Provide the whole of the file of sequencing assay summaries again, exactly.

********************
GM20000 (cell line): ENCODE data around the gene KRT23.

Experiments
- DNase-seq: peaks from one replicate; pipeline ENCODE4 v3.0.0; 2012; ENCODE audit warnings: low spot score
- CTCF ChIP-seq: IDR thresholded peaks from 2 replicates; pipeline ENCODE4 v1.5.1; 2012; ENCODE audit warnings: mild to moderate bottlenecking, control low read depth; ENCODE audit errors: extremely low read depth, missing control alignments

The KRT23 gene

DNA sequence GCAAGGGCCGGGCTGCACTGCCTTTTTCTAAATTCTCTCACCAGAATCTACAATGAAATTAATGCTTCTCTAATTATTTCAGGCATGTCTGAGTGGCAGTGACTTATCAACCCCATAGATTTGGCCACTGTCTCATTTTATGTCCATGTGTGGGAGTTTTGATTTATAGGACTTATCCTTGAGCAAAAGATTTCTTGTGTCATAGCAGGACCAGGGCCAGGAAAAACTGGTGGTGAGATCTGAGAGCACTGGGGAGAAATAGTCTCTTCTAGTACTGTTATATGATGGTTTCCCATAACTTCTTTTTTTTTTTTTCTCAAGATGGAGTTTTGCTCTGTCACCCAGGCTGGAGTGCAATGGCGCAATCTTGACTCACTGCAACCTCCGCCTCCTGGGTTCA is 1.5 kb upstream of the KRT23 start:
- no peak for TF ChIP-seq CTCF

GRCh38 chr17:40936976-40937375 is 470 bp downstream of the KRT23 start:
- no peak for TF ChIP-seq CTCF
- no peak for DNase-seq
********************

GM20000 (cell line): ENCODE data around the gene KRT23.

Experiments
- DNase-seq: peaks from one replicate; pipeline ENCODE4 v3.0.0; 2012; ENCODE audit warnings: low spot score
- CTCF ChIP-seq: IDR thresholded peaks from 2 replicates; pipeline ENCODE4 v1.5.1; 2012; ENCODE audit warnings: mild to moderate bottlenecking, control low read depth; ENCODE audit errors: extremely low read depth, missing control alignments

The KRT23 gene

DNA sequence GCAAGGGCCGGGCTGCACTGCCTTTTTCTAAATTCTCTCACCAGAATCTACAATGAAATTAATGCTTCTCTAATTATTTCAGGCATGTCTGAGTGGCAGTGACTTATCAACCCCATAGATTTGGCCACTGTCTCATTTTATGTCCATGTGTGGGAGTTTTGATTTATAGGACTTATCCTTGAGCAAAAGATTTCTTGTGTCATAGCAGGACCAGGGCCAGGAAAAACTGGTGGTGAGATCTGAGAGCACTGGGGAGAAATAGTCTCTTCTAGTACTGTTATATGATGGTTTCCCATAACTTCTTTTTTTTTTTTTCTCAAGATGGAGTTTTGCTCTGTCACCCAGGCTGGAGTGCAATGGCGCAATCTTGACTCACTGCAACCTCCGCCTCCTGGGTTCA is 1.5 kb upstream of the KRT23 start:
- no peak for TF ChIP-seq CTCF

GRCh38 chr17:40936976-40937375 is 470 bp downstream of the KRT23 start:
- no peak for TF ChIP-seq CTCF
- no peak for DNase-seq